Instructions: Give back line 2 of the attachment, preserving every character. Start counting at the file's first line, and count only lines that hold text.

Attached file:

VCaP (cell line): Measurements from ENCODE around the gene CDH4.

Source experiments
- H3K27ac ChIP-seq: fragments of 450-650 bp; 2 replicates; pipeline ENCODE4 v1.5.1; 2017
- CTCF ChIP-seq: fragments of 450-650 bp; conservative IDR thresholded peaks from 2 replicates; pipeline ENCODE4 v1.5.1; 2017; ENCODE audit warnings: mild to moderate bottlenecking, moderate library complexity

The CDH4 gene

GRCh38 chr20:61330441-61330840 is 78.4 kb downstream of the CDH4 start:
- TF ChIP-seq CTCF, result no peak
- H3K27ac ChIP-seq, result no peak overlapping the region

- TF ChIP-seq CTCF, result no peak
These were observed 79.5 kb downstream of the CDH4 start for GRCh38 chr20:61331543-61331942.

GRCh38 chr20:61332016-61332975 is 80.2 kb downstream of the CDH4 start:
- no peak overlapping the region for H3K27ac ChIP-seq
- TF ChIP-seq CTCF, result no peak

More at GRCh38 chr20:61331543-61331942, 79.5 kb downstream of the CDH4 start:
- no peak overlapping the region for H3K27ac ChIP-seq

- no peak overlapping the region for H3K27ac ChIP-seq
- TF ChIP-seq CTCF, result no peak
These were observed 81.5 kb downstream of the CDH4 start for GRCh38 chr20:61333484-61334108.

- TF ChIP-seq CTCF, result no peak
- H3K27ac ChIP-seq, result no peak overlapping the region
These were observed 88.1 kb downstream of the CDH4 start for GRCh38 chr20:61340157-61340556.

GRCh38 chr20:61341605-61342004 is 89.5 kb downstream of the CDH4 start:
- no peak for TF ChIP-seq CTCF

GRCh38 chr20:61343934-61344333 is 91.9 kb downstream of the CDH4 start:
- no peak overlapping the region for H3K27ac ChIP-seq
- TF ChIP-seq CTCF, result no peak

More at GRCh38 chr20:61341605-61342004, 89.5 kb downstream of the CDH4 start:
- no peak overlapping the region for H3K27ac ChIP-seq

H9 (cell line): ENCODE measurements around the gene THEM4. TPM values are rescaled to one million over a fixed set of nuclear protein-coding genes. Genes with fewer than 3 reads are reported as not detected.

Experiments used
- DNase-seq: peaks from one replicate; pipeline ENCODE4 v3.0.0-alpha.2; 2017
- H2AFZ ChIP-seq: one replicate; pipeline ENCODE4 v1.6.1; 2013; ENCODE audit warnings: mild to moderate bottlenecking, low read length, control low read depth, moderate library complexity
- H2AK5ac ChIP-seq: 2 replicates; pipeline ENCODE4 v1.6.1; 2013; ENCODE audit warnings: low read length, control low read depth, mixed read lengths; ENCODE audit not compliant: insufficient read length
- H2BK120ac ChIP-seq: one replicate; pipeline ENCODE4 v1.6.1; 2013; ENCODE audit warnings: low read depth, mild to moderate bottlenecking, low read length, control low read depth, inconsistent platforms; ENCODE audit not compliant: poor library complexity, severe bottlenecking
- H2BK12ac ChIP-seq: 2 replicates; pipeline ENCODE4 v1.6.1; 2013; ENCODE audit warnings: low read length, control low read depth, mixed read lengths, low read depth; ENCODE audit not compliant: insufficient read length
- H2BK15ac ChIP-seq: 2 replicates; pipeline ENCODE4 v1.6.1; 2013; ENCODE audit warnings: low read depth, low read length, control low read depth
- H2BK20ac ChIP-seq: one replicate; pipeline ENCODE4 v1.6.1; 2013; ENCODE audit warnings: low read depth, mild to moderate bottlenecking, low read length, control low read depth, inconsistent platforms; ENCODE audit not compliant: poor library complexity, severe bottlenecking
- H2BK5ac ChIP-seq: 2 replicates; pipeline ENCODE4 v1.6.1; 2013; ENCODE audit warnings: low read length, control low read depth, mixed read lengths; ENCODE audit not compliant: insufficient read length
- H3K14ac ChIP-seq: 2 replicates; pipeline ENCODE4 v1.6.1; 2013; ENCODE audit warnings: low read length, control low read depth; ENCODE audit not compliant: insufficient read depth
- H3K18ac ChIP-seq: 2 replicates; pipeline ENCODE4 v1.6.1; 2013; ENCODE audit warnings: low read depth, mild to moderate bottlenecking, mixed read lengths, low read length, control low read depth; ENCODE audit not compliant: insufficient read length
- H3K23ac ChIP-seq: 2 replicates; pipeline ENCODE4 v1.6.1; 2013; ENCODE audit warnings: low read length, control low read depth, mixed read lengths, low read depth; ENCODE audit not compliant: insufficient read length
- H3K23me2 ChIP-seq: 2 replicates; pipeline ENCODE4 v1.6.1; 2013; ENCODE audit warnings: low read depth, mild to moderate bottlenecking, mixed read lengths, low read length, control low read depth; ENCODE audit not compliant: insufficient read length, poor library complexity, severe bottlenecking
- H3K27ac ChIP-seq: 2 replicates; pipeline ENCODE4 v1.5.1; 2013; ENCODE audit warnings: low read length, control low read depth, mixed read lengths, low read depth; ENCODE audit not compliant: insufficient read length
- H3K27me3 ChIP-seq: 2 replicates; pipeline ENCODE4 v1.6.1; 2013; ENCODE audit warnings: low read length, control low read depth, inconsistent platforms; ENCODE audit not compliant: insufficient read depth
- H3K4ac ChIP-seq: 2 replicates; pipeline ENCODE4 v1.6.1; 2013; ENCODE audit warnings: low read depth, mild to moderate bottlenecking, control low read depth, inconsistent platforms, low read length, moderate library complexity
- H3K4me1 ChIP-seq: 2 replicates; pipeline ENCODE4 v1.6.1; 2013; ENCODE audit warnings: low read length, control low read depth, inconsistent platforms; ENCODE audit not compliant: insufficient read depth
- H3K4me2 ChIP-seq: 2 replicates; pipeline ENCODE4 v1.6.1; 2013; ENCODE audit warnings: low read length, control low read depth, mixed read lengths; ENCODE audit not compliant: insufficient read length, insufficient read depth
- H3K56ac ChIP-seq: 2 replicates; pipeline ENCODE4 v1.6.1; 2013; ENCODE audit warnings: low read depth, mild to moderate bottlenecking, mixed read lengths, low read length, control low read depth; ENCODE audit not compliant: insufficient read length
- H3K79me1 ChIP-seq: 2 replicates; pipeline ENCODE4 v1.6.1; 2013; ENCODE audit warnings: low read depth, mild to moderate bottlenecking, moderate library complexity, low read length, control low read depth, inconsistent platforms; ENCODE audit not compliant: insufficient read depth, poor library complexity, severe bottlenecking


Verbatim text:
Source experiments